SETTING: The set design is very good for the show, in particular the cave. Interestingly the past portal “cards” in the library look a lot like thick, metal CDs of today (although they hold both data and have a viewer built in the disc).
TIDBITS: The woman Kirk saves in his medieval-ish time says “he’s a witch, they’ll burn ya”. It gave me a smile when I thought about Monty Python’s movie “Monty Python and the Holy Grail” when a similar line is uttered.
ISSUES: Some common clichés I could do without: more distracting today that originally, having the violins play every time a man saves a woman and looks are her doesn’t hold up well; and once again, the crew tries to phaser a boulder for heat (I wonder how many episodes they did that); who needs the Vulcan nerve pinch when you can karate chop a guy out – as Kirk does – with a single hit, ouch; and McCoy, who can you keep touching those extremely cold mountain boulders with your bare hands. Burrrrrr.
DISCLAIMER: My scores, while general, are biased toward the TV series they are part of, i.e., it is unfair to consider a Reality Show’s “10” to be as good as the best drama's (add your favorite show) “10”.
Here's the problem: If Spock devolves into how his people were 5,000 years ago - why didn't McCoy devolve as well?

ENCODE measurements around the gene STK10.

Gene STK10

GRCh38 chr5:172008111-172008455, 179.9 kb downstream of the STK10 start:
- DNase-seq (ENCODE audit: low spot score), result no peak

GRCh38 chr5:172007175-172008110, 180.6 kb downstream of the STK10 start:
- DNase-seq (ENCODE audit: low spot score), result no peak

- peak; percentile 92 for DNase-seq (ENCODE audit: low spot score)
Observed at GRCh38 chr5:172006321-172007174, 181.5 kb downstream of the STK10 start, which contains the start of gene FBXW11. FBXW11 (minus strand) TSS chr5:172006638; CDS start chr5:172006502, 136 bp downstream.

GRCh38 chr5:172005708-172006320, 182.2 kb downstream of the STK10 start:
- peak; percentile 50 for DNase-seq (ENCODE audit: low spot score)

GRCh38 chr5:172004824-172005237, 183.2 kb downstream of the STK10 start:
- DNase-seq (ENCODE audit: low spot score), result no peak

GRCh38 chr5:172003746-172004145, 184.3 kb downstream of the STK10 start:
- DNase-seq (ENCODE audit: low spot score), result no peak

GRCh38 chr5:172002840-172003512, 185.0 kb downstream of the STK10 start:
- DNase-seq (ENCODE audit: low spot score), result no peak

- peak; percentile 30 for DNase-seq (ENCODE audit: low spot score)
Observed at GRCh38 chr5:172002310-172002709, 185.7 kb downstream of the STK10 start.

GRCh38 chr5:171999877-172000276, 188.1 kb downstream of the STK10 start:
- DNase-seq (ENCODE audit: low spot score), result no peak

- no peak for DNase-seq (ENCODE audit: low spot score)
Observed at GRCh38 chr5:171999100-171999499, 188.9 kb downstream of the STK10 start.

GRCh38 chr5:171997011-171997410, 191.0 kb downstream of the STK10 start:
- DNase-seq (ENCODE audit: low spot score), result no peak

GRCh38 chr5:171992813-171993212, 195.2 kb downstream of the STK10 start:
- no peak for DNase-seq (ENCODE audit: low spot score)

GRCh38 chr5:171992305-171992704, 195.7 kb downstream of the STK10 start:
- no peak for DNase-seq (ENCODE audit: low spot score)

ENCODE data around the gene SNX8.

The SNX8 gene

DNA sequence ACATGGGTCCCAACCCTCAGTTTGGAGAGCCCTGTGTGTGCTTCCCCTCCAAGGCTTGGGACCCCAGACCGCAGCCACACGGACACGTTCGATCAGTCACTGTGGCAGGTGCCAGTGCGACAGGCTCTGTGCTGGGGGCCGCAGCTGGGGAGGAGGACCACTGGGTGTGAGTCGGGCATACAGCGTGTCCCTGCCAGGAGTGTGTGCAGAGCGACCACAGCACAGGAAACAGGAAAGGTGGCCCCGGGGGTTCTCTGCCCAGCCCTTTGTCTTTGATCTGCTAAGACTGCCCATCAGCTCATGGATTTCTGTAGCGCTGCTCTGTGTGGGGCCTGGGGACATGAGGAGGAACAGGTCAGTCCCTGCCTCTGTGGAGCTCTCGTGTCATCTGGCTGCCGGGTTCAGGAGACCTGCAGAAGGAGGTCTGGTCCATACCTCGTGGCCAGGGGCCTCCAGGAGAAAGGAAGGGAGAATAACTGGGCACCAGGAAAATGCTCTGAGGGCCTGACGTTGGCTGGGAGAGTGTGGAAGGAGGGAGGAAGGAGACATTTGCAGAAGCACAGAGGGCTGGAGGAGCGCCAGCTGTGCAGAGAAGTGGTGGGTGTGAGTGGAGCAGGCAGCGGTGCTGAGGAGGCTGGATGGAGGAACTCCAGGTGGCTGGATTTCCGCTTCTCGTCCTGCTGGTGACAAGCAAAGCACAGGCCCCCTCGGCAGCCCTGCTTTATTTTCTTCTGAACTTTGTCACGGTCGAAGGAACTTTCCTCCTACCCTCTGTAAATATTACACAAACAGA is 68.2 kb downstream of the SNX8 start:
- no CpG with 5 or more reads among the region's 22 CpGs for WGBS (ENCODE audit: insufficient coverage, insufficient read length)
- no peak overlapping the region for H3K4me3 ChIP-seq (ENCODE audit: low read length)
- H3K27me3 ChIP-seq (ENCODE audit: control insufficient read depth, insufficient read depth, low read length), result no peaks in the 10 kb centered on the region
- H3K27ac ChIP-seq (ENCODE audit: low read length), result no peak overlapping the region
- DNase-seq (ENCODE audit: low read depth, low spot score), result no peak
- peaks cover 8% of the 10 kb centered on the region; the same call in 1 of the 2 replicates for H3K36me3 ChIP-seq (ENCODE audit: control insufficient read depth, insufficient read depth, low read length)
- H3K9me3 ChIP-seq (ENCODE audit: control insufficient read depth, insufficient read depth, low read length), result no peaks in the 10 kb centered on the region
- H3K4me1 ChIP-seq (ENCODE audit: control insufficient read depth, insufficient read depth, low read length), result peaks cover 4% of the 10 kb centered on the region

Why not Kirk?
What makes Spock so special?
Ignore this, and you've got one heck of a well written and acted installment that deserves TO be a classic, in the top 15 even.
Well, there is one other point: The Enterprise finds no life, they beam down, and find Mr. Atoz. A bunch of them - all of which are androids... except for one. Why didn't he register as a life form? Obviously a minor nitpick, and readily forgiven given the verve and quality of the piece. Even far bigger potential concerns were addressed: E.g. why Zarabeth could not go back and Spock/McCoy could. (and why they had to go back at the same time.) The writer, Margaret Armen, does an A+ job with this story's content, even despite these two points that can easily be forgiven. As such makes "All Our Yesterdays" worth seeing.
Finally! I get to review my favorite episode of all time! First of all, being a man very much in touch with his feminine side, I cry every time I watch Zarabeth watch Spock walk away at the end. Also, the whole plot line is fantastic and I love every second of this episode. The concept on how the library worked is fabulous. Atoz was wonderful! I had actually memorized the entire first scene where they beam down and meet the three Atoz’s. I did it one time as the episode played on TV in front of this friend of mine and looked at me like I was nuts! Of course he was right, but that’s besides the point! On my death bed, 52 minutes before I die, I would like to see this episode just one more time.